When you’re looking for more information on attention deficit hyperactivity disorder (ADHD) in children or adults, or if you want to connect with other people who have ADHD, here are some resources to help you get started, including nonprofit organizations, blogs, and online communities.
When you get information on any health topic from blogs or online communities (including social media), keep in mind that while you may get the personal perspectives of people who live with ADHD, it’s not medical advice. Also ask yourself these questions:
- Who runs or created the site? Are they selling anything?
- Does it make claims that sound too good to be true?
- Is the information up to date, reviewed, and based on scientific research?
A note about support groups: Some meet in person or online. They may be led by professionals or by peers. Find a group that best meets your needs, including educational updates, tips for daily living, or emotional support. Your doctor or therapist may be able to put you in touch with an ADHD support group.
Looking for more information on ADHD? Try these organizations.
The academy has special sections with information for families and medical professionals. It offers updated guidelines for diagnosing and treating ADHD.
This association can broaden your understanding of the disorder. It offers resources to help you manage ADHD and find local support groups. You can also attend a tele-class and get details about upcoming ADHD conferences.
Here you can search for facts about mental health problems common with ADHD. You can read in-depth information about anxiety disorders, depression, and eating disorders. You can locate a psychiatrist in your town through the site, too.
This is a leading nonprofit organization with chapters throughout the U.S. At CHADD’s web site, you can find social support by connecting with others affected by ADHD. You can search for a local chapter of CHADD to connect with other families near you living with ADHD.
This center is a program of Children and Adults with Attention-Deficit/Hyperactivity Disorder (CHADD). It calls itself “the national clearinghouse for the latest evidence-based information on ADHD.”
This government agency provides detailed information about ADHD, including statistics, symptoms and diagnosis. It also lists clinical trials that are available, and providwww.cdc.gov/ncbddd/adhd/index.htmle free written and media resources about ADHD.
The CDC provides basic information about ADHD, including symptoms, diagnosis and treatments. It also discusses ADHD in children and the resources they need to succeed at home and in school.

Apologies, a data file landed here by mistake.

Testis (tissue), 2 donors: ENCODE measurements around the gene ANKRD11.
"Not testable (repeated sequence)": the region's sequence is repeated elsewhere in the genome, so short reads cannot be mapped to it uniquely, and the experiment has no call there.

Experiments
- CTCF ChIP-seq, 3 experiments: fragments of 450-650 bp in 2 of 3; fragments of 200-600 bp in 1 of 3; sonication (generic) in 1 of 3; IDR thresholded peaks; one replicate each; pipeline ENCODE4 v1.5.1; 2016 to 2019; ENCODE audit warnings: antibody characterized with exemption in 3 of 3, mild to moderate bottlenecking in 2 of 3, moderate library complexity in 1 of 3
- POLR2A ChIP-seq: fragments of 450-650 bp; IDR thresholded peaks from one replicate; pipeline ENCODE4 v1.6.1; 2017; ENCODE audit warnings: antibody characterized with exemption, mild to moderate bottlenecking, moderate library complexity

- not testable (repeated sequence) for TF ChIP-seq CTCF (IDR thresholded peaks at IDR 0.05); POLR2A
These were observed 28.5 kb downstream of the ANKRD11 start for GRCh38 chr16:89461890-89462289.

This organization is a resource for the public as well as health care professionals who need to be educated about ADHD in adults. While providing overall information, it also offers continuing medical education to doctors and other health care professionals to help them diagnose and manage ADHD.
Many people who live with ADHD write about their experiences online. Some of these blogs feature helpful content from parents who are raising kids with ADHD, as well as experts who treat the condition. While these blogs are filled with useful information, check with your doctor before trying anything that you find online.
- Totally ADD: https://totallyadd.com/adhd-blog/
- ADHD In Adults: https://adhdinadults.com/blog/
- CHADD: The ADHD Blog: https://chadd.org/the-adhd-blog/
- Impact ADHD: https://impactparents.com/blog/adhd/
Most national and local ADHD organizations have social media accounts. These and other online communities can offer a wealth of good information and supportive resources. Here are some to explore.
Reddit. This site connects you with others in the ADHD community. You can join different forums and learn more from people who share your experiences. You can post your tips and read posts from others.
Facebook. This social media platform allows you to connect with others who live with ADHD. Some Facebook groups may be private, so you may have to request to join.
Popular hashtags. #ADHD, #adhdlife, #add, #adhdproblems
It’s important to know if content you find on Twitter, Instagram, and other social media sites is reliable. Some information online is incorrect. Make sure that you:
- Check that the social media account is what it says it is. Always go through an organization’s website to find its social media pages.
- Look for verified accounts. Major organizations have a specific symbol that ensures they’re real and not spam accounts.
- Ask yourself the same questions about the quality of the information that you would for anything else you read online.